[2] Article 6, Section 7, Constitution of Tennessee Compensation of judges. The judges of the Supreme or Inferior Courts, shall at stated times, receive a compensation for their services, to be ascertained by law, which shall not be increased or diminished during the time for which they are elected. They shall not be allowed any fees or perquisites of office not hold any other office of trust or profit under this State or the United States.

[3] Assignments of Error.

1. The learned Chancellor below erred in holding that legislation defining benefit base for judges retirement purposes constituted offers of contracts by the State of Tennessee.

2. The learned Chancellor below erred in holding that appellees acquired constitutionally protected contract rights to specific provisions of judges retirement legislation.

3. The learned Chancellor below erred in holding that §§ 5, 6, and 7 of Chapter 315 of the Public Acts of 1975 impaired appellees' contract rights to the benefit base provisions of prior law.

4. The learned Chancellor below erred in finding that Chapter 315 of the Public Acts of 1975 impaired or violated any constitutionally protected rights to specific legislative grants of retirement benefits acquired by appellee under the State or Federal Constitutions.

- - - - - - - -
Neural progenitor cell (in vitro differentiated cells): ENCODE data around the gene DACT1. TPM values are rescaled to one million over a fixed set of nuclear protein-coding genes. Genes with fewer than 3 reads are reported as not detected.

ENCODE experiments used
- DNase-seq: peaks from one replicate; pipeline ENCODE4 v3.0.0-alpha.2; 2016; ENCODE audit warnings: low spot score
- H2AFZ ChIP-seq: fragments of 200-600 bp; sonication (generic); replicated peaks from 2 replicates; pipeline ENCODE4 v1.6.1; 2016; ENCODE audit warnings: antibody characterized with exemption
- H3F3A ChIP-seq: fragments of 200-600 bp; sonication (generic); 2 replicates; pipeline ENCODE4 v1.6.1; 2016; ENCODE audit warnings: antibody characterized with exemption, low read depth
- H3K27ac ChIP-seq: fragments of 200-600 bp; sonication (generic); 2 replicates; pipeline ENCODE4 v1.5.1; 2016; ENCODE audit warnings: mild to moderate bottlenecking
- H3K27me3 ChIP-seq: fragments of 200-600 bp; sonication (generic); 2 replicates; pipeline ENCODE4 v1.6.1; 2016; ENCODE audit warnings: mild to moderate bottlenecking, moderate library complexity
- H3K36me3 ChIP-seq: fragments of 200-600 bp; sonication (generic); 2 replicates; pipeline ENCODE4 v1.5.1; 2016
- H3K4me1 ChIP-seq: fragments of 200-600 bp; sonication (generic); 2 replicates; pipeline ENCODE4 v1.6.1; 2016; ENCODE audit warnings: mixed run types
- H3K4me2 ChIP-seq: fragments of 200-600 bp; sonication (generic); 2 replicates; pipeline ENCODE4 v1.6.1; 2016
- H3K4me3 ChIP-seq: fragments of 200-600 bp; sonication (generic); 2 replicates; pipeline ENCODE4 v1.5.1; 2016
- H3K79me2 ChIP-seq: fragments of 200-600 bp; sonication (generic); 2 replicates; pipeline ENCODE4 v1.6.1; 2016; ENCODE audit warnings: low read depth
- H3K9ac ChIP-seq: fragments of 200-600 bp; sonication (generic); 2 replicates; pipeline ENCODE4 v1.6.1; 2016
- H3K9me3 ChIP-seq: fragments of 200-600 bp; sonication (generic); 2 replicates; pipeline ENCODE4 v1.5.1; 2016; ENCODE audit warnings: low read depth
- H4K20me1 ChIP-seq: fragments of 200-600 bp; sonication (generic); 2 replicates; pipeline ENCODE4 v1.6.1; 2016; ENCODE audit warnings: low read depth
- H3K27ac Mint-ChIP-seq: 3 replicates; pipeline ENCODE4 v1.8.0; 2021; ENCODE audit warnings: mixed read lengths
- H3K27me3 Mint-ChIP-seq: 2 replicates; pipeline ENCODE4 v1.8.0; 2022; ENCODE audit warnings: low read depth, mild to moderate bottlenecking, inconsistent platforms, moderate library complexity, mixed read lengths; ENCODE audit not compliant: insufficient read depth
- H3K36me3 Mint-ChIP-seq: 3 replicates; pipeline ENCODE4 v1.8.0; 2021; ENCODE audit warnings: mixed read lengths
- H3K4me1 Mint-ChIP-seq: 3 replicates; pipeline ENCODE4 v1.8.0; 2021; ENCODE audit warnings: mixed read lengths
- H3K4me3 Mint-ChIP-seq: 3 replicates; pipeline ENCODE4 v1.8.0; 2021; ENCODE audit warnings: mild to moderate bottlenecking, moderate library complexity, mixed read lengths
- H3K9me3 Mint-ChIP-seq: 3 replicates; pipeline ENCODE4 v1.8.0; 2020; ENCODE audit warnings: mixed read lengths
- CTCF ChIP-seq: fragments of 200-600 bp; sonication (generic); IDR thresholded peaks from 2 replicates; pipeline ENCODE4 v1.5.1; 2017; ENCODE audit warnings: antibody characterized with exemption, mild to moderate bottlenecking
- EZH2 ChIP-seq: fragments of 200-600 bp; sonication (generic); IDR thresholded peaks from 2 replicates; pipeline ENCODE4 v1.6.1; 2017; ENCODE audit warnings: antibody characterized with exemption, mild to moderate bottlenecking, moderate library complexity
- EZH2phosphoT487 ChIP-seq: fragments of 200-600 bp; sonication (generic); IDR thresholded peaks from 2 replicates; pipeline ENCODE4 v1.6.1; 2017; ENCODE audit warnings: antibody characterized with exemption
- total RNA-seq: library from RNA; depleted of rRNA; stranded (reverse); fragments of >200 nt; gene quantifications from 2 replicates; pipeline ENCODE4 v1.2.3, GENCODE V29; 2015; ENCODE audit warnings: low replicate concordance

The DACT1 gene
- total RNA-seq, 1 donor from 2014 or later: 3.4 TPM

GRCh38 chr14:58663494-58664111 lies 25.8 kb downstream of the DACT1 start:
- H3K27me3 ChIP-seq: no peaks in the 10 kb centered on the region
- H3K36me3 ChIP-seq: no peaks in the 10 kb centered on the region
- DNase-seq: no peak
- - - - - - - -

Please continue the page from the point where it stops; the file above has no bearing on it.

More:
5. The learned Chancellor erred in failing to hold that Chapter 315 of the Public Acts of 1975 was a reasonable exercise of the continuing legislative power to amend and modify specific provisions of retirement benefit base legislation for state judges.

[4] It has long been established under our law that a contract is executed when everything that was to be done has been done and nothing remains to be done. Farrington v. State of Tennessee, 95 U.S. 679, 24 L. Ed. 558 (1877).

[5] Article 1, Section 20, Constitution of Tennessee No retrospective laws. That no retrospective law, or law impairing the obligation of contracts, shall be made.

[6] Article 1, Section 10, Constitution of the United States [Powers denied the states.] [1.] No state shall enter into any treaty, alliance, or confederation; grant letters of marque and reprisal; coin money, emit bills of credit; make anything but gold and silver coin a tender in payment of debts; pass any bill of attainder, ex post facto law, or law impairing the obligation of contracts, or grant any title of nobility... .

[7] For three well-written decisions from other states which are similar, see the following: Bardens v. Board of Trustees of Judges Retirement System of Illinois, 22 Ill. 2d 56, 174 N.E.2d 168 (1961); Sylvestre v. Minnesota, 298 Minn. 142, 214 N.W.2d 658 (1973); Campbell v. Michigan Judges Retirement Board, 378 Mich. 169, 143 N.W.2d 755 (1966). See also, 52 A.L.R.2d 437.